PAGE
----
7 Steps to Deciphering Old Handwriting for Genealogy Research

24 Aug 2022


Picture this…You’ve suddenly come into possession of a box filled with old family pictures and genealogy documents, including a diary written by one of your ancestors over 100 years ago.

Excited to uncover long forgotten family secrets, you open up the diary, only to find that you can barely read the chicken scratch scrawled on its pages. As far as you can tell, the diary is written in English, but the handwriting and spelling looks completely foreign to you.

As frustrating as this may be, it’s far from uncommon.

Now, before you give up and throw the diary— along with the rest of the box— into the corner of your attic for your descendants to find in another 100 years, we have some great tips to help you decipher that difficult handwriting.

Read on to find out more.

Understanding the Standardization of Written Language

Before we dive into tips for reading old handwriting, let’s first try to understand why it’s such a challenge to read in the first place.

You see, prior to the mid- to late-1800s, spelling was not a uniform concept in the United States. People generally spelled things phonetically, according to the way they individually heard the word pronounced. That meant that, depending on where you grew up, there were very different ways you might spell a word.

Take the word pen, for example. If you were born and raised in the Northeast, you would probably write pen as it is officially spelled today. However, if you grew up in the South when pen is pronounced more like “pin,” the way you spelled it would likely reflect that difference.

Frequently, words were also spelled with an extra “e” added at the end, or a “y” used in place of the “i.”  For example:

  • Do may be spelled doe.
  • Cow may be written as cowe.
  • Sight may be syte.
  • Either may be eyther.

In addition, words were often shortened, and abbreviations were frequently used to save space on paper—and to facilitate quicker writing. For example, William might be written as “Wm” and hospital may be shortened to “hosp.”

Just like spelling, punctuation was also left up to whomever was doing the writing. So, it’s not uncommon to find a document written with commas in strange places, or even with no punctuation at all.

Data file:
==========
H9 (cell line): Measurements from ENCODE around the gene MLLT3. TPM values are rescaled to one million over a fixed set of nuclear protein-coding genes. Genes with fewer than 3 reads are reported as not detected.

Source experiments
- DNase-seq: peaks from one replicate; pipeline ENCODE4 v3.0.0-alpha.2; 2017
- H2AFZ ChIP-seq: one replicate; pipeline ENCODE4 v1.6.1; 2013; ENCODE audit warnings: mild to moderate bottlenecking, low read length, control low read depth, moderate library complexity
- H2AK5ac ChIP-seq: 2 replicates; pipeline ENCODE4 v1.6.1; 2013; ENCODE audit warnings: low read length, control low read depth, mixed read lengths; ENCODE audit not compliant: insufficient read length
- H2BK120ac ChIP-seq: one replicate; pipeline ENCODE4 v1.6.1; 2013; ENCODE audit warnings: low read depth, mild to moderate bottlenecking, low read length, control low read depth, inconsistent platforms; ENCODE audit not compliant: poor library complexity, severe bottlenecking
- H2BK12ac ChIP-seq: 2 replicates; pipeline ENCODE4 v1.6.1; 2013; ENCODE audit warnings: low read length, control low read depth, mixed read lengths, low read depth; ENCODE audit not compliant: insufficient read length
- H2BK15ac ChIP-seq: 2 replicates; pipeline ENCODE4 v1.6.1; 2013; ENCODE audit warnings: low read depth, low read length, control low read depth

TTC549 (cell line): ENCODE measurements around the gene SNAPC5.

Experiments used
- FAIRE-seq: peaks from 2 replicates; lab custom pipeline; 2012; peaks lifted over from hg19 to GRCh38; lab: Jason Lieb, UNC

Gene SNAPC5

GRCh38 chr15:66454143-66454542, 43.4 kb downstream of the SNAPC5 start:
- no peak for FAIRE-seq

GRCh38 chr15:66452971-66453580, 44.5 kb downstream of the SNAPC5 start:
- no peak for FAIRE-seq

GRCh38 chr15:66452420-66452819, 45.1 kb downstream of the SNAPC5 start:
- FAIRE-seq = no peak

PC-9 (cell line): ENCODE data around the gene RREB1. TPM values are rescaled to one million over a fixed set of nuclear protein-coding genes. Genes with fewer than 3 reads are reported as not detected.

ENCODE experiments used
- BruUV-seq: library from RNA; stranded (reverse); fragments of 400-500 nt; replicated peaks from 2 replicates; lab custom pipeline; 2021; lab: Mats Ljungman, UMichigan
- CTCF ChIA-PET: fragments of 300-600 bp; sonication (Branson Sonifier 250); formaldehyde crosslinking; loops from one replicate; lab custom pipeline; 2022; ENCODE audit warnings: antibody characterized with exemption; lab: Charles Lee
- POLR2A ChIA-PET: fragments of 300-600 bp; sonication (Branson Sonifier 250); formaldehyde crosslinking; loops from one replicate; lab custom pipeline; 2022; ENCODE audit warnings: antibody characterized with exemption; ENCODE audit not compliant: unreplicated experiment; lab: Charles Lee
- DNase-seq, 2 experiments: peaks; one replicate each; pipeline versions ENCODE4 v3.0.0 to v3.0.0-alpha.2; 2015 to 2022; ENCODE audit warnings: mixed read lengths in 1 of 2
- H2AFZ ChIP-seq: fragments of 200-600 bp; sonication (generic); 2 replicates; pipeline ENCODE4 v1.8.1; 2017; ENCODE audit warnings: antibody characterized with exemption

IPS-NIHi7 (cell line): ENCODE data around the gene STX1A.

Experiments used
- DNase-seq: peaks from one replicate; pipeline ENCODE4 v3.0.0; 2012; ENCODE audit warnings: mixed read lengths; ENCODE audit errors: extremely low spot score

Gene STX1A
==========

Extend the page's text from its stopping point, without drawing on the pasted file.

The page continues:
All of this probably sounds incredibly confusing, but don’t worry. There are some tried and true ways to cut through the confusion and learn to read old documents.

Just follow these seven steps, and you’ll be able to transcribe that diary in no time!

7 Tips for Deciphering Old Handwriting

Step 1: Read though the entire document.

It doesn’t matter if 99% of what you are attempting to read looks like chicken scratch; the first step you should always take is to attempt to read through the entire document.

By reading the entire document, as best as you can, you will be amazed by how much you can actually piece together. Sure, there still may be a lot of words you are not sure about. But when you have a big-picture idea of what the document pertains to, it’ll help you to fill in those missing pieces.

Step 2: Look for words you recognize.

As you are reading through the document, take note of the words that you do recognize.

Just as with reading through the entire document, finding words you recognize will help provide context to what the document is about.

This will, in turn, make it easier to figure out the words you don’t recognize.

In addition, keep track of any unusual letter formations.

You may even want to trace those letters or try to duplicate them on a separate piece of paper as a reference. Becoming familiar with letter formations will come in handy when trying to unscramble unknown words.

Step 3: Transcribe known letters in unknown words.

Once you have gone through the document and have picked out the words you recognize, next you will need to find all of the words that you do not recognize.

Next, ask yourself these questions:

  1. Do those words have any distinguishable letters you can pick out?
  2. Do they have any letter formations in common with those in the words you recognized?
  3. Can you tell which letters are capital letters versus lower case?

Use the words you recognize as a guide for how the document’s author wrote certain letters. And if you find yourself particularly stuck on one word, move on to the next. You can always come back and try to fill in missing pieces later.

Step 4: Keep track of misspellings or abbreviations.

As you’re progressively figuring out more and more words, take note of unique ways the author spelled certain words or abbreviations they frequently used. Chances are, if the person who wrote the document used an abbreviation or strange spelling once, they will probably do it again.